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International Mining's Technology Hall of Fame winners

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A large gathering of industry executives from around the world sat down to dinner in the Grand Salon of the Grand America Hotel, Salt Lake City, in the US to witness the celebration of the first inductees into the International Mining Technology Hall of Fame.

Following a drinks reception sponsored by Boart Longyear, Preston Chiaro, Rio Tinto Group Executive Technology and Innovation, shown in the picture, opened the official proceedings.

IM editor Paul Moore and Rio Tinto  Head of Innovation John McGagh read out the citations and presented the awards to 12 inductees or their representatives.

It was particularly pleasing to have two family groups at the event. Terry Mudder, inducted for Environmental Management and Stewardship, was supported by five members of his family, and four daughters of the late Dr James J Scott the man behind the Split Set rock stabliser) collected his Underground Support award.

They are Deborah Castle, Wendy Carter, Polly Scott-Showalter and Amy Sansotta.

Redpath Mining presented the Safety award to Matt Eichinger of Mine Safety Appliances representing John T. Ryan Sr and George H Deike Sr, the founders of his company. Sandvik Mining presented the Outstanding Innovator award to David George, Chief Advisor, Processing, Technology and Innovation at Rio Tinto.

Guests had flown in from places as far afield as Australia, Canada, Finland, the UK and more for the US based event.

Australian inductees included Jeff Whittle, Professor Alban Lynch, and Professor Graeme Jameson.

The complete proceedings and details of the inductees  will be published in a special supplement in the May issue of International Mining.

All shortlisted 2013 nominees will roll over to the 2014 inductions, which will be presented at a gala event early in 2015 – dates and location to be advised very soon. New nominations are now being accepted.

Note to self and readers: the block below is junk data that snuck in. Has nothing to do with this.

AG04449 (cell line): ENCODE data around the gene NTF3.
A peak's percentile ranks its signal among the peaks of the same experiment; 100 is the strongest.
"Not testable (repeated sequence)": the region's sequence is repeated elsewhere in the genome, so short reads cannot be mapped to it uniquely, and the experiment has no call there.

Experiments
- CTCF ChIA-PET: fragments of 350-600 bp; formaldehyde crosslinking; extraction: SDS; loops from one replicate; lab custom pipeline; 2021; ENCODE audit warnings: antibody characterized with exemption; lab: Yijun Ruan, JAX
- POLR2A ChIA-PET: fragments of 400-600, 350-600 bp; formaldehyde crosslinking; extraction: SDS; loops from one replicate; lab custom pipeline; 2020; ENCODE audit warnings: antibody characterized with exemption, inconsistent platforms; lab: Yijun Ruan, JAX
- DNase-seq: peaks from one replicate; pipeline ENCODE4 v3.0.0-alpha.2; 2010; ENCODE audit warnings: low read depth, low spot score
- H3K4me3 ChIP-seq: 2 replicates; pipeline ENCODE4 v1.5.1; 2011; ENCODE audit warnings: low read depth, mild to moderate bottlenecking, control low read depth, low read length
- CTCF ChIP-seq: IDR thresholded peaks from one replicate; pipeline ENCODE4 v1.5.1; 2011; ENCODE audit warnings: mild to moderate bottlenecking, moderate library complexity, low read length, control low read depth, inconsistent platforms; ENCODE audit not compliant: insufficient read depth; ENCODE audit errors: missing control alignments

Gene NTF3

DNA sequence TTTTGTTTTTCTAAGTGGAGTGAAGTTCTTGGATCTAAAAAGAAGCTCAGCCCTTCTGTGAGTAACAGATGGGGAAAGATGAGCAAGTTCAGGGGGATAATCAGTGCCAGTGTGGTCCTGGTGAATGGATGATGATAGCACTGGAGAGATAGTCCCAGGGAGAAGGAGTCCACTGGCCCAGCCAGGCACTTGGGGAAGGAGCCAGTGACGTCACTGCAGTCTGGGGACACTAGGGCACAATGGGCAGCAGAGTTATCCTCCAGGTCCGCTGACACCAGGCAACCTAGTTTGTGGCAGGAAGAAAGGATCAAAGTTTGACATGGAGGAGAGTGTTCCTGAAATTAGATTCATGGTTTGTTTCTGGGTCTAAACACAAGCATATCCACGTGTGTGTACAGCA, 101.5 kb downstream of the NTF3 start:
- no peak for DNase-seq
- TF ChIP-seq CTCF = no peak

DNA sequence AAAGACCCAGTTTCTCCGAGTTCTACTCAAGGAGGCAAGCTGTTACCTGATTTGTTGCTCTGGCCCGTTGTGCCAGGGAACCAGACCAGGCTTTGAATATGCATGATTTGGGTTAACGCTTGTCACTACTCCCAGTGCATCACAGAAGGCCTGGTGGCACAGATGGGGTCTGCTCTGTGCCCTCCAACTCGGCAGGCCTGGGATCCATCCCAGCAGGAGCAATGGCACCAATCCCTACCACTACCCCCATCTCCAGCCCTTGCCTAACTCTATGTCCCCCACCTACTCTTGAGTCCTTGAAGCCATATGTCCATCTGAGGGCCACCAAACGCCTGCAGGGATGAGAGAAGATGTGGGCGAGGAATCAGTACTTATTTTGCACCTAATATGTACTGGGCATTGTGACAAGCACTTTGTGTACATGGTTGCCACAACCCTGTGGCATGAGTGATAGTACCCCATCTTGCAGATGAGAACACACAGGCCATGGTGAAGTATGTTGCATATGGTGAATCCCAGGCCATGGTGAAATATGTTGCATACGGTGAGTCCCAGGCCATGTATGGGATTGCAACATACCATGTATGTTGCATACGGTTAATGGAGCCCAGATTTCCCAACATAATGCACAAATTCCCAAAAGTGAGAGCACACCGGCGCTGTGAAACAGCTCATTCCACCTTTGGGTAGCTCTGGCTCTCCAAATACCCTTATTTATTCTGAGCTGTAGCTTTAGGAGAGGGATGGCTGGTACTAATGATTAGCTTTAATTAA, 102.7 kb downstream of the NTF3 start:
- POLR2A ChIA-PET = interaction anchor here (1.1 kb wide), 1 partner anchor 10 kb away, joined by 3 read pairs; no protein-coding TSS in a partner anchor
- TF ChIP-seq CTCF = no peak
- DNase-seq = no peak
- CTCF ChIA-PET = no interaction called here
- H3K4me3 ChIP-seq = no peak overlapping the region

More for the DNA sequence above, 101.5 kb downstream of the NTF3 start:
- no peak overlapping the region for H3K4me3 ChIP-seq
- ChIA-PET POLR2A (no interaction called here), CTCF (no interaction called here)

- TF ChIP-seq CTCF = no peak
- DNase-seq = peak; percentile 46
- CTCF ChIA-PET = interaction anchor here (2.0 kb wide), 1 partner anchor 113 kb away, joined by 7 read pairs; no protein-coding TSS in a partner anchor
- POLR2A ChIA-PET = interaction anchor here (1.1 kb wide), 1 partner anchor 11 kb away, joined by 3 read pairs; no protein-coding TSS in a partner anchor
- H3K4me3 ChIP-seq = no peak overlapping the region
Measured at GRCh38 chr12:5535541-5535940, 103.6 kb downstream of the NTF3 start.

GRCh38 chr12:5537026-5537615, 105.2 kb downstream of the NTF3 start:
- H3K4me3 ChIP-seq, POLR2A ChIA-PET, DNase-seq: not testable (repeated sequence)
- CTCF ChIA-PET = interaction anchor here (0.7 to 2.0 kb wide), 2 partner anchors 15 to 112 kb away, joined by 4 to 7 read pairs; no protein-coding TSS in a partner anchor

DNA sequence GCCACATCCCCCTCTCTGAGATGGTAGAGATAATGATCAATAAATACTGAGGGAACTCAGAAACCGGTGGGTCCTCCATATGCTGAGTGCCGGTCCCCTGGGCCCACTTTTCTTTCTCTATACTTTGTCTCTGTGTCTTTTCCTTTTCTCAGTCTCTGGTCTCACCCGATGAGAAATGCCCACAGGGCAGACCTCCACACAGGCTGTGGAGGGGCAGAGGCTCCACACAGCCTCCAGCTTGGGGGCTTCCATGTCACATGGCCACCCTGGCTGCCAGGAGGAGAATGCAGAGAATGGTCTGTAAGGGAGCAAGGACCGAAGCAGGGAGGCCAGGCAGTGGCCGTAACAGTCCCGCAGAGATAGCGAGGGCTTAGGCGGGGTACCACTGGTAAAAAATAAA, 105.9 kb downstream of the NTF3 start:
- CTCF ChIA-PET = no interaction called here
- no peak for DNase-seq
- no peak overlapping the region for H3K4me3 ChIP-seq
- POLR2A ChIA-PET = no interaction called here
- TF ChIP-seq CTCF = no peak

Why the International Mining Technology Hall of Fame?

We have been asked this question by a number of newspapers around the world wishing to celebrate their local hero, who was inducted on February 22.

In my life alone (John Chadwick) in the industry (I am a mining engineer by qualification) there have been many very important innovations/technology developments that have massively changed the industry in terms of productivity and safety.

Before that too there were many decades of such breakthrough developments.

Many of those remain unrecognised and we felt it was time to start redressing the situation.

It will take many years to catch up and recognise the innovators of this great industry that is so crucial to the modern world.

It is also the first truly International hall of fame in the industry – the first, 2013, inductions include Americans, Australians, South Africans, Finns, Swedes and Canadians.

As yet there are no British (my home country), German, or Polish inductees, for example, but there are many of them deserving of recognition. I urge you to nominate for this year, see the website for details.

Be aware that a well presented nomination – who, the technology, what it achieved, etc. is important in standing a chance of selection.

The International Technology Mining Hall of Fame will become better known each year and we will be able to revel in greater numbers of nominations each year.

I would love to see all the people that I think worthy of recognition inducted before I go, but it is not up to me, it is up to the international panel of judges I have assembled around the world. It is up to the industry at large to nominate and those judges to decide.

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